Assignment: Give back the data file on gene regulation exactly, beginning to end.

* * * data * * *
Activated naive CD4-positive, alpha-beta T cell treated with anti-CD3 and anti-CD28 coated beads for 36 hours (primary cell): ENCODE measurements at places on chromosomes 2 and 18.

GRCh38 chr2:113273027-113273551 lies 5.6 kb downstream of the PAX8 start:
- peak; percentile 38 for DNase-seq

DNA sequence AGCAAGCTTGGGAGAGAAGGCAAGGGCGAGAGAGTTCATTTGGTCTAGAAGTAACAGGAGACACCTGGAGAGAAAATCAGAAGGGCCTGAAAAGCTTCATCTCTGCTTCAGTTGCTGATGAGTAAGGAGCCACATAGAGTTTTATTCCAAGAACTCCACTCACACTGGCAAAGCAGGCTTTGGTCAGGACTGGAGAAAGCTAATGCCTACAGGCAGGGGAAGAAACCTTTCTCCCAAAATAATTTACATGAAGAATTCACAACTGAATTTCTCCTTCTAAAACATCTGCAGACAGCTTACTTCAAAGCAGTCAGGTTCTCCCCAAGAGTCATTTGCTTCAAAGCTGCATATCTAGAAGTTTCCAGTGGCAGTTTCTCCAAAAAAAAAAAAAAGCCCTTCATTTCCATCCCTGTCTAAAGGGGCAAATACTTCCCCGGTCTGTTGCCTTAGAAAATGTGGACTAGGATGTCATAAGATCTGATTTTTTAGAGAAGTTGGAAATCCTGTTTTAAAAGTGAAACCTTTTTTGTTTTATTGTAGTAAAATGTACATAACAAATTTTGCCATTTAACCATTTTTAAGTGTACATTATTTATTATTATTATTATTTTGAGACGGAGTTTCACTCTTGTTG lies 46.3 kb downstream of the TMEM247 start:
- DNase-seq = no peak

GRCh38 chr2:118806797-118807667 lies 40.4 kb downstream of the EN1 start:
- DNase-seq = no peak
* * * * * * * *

Activated naive CD4-positive, alpha-beta T cell treated with anti-CD3 and anti-CD28 coated beads for 36 hours (primary cell): ENCODE measurements at places on chromosomes 2 and 18.

GRCh38 chr2:113273027-113273551 lies 5.6 kb downstream of the PAX8 start:
- peak; percentile 38 for DNase-seq

DNA sequence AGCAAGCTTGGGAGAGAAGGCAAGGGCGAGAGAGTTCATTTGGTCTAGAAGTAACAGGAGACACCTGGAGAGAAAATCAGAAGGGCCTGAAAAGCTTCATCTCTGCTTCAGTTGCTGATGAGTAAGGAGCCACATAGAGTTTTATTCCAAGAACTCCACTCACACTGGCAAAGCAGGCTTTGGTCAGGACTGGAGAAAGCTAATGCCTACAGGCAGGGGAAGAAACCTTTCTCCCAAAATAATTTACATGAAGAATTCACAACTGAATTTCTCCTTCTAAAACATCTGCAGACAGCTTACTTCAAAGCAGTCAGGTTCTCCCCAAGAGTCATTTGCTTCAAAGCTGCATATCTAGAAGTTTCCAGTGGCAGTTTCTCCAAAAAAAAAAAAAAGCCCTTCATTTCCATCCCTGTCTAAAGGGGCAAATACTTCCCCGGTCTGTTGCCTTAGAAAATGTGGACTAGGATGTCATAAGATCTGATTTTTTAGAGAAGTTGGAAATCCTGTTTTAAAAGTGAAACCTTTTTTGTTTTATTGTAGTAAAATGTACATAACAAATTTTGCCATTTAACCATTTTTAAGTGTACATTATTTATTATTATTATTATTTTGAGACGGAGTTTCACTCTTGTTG lies 46.3 kb downstream of the TMEM247 start:
- DNase-seq = no peak

GRCh38 chr2:118806797-118807667 lies 40.4 kb downstream of the EN1 start:
- DNase-seq = no peak